California regulators will trial lighter-touch auditing methods for rice farming offset projects in a move that could eventually make it easier for such initiatives to earn carbon credits.
Under California’s pilot programme, the state government will pay auditors to conduct alternative verifications during the first two reporting periods of participating rice farming offset projects, as well as the regulatory verification, ARB said in an emailed notice.
The trial aims to “compare the rigor” of alternatives to determine whether “less comprehensive verification methods may be incorporated into a future version of the Compliance Offset Protocol Rice Cultivation Projects”.
The regulatory verification and alternative verification will be conducted by different verification bodies, ARB said, adding that the alternative method will be conducted solely for evaluation purposes and cannot be used for the issuance of ARB offset credits under the pilot programme.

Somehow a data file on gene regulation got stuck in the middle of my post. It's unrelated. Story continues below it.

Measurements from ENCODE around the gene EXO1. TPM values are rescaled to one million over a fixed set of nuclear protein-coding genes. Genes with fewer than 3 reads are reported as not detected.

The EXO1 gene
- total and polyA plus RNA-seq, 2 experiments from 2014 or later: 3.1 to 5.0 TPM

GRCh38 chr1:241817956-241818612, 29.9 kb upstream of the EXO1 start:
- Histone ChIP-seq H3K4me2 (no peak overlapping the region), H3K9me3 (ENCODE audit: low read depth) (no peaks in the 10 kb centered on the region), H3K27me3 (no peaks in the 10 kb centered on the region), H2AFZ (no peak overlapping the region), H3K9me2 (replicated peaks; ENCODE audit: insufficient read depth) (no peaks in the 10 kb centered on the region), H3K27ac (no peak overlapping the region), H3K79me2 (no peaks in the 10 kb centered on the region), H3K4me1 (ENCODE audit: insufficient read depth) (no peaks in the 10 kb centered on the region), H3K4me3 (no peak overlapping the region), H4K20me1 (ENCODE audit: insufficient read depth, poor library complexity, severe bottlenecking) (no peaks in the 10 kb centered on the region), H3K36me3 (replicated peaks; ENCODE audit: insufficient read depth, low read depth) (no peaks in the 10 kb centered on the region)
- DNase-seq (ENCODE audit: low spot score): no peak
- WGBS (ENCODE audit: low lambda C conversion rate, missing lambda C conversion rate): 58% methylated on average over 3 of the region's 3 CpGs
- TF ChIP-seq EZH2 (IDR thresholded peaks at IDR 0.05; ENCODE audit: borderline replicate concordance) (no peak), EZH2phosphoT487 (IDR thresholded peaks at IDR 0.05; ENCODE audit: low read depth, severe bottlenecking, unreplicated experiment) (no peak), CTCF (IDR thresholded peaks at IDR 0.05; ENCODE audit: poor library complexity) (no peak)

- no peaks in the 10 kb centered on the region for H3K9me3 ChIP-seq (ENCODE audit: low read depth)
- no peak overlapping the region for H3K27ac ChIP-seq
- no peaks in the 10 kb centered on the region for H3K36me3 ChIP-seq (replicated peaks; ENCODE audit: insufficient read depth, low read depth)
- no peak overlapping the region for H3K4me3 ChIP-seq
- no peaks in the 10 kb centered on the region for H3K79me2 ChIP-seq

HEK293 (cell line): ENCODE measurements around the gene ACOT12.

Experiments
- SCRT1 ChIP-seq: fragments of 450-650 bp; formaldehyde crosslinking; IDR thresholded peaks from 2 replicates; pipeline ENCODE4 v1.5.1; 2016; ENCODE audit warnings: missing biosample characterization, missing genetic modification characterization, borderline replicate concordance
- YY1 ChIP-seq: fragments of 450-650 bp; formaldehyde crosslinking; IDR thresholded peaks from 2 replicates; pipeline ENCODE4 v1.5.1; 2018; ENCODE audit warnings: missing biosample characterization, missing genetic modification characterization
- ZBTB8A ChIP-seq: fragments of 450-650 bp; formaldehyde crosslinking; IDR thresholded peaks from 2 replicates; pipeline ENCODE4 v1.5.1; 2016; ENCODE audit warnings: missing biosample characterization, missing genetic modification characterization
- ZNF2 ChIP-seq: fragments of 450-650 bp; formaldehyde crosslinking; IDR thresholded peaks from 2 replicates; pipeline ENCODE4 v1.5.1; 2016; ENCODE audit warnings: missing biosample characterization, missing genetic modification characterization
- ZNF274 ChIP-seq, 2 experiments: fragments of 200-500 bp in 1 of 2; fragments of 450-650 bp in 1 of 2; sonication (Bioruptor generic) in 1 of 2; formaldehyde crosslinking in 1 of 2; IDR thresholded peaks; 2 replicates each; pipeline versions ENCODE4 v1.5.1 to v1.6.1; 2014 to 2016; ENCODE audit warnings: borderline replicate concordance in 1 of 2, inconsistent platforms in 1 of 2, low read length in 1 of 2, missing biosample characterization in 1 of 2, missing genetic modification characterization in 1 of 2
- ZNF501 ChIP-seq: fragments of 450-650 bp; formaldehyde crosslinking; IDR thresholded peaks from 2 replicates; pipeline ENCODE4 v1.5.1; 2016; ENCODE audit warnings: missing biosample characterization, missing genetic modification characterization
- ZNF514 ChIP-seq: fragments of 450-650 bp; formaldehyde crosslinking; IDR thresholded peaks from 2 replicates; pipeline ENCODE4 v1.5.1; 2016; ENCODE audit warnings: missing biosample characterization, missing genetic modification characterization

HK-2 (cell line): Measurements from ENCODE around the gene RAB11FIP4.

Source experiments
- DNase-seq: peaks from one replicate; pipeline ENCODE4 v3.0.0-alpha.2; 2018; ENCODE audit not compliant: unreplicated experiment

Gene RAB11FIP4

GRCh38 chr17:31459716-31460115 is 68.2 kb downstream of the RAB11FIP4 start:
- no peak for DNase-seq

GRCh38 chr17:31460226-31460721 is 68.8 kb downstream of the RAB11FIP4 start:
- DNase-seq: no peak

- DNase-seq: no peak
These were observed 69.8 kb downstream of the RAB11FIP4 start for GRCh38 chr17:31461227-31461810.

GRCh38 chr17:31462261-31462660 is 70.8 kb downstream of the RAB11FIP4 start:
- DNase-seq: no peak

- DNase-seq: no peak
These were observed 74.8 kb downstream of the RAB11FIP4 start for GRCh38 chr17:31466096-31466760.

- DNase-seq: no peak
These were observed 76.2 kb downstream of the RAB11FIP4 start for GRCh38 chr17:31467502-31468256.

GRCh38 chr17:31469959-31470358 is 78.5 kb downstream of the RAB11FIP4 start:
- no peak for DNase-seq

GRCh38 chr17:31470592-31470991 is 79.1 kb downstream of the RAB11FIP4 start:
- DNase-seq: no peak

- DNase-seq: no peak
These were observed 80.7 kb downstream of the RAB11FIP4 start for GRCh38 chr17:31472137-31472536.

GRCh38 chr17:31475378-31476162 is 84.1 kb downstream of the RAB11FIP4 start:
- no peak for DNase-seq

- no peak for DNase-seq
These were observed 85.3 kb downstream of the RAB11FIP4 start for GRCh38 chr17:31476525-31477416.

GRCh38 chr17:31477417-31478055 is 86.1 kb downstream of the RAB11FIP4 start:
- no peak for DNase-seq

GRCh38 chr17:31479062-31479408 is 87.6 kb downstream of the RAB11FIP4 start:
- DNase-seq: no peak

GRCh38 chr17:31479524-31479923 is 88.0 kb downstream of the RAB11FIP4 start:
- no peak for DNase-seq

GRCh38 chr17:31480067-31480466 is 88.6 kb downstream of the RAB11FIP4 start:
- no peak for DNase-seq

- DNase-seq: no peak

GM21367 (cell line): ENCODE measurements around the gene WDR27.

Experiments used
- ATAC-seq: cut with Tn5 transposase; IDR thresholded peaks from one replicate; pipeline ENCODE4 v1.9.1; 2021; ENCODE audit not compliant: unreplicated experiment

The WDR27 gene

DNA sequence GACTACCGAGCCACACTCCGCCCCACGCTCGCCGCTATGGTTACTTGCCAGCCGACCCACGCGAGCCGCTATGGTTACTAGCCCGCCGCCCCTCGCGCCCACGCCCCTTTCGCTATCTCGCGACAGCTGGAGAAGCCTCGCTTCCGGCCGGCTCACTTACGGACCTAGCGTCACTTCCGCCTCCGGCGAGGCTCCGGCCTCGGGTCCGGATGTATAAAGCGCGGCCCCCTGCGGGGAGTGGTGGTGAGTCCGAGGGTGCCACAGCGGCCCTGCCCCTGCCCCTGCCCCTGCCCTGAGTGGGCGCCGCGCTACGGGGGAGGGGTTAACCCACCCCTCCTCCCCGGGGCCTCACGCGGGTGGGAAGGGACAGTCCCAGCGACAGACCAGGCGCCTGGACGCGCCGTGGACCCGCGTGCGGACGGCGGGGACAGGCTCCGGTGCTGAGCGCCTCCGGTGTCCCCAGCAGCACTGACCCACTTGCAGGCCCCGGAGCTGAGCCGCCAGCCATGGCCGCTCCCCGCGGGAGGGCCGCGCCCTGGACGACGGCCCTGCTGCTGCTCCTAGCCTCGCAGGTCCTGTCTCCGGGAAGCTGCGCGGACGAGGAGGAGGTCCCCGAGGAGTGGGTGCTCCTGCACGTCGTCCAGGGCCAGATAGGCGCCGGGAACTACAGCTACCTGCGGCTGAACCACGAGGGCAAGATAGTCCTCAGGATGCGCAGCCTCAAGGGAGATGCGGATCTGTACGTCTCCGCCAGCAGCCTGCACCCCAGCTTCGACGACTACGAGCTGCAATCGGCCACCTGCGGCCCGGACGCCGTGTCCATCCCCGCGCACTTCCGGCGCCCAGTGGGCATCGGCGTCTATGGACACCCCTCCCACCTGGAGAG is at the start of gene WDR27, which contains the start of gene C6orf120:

ARB will also itself audit the all of the verifications under the initiative.
ARB are inviting developers interested in participating in the pilot to apply with details of their project no later than Mar. 31.
Last June, the ARB approved a rice growing offset protocol, allowing projects to be designed that could eventually earn carbon credits to be used in the state’s cap-and-trade scheme.
One project this month applied for 5,300 early action offsets, ARB data showed.
Experts say this protocol could pave the way for a wave of other farming initiatives to become eligible to generate offsets for use in California’s ETS.
By Ben Garside – firstname.lastname@example.org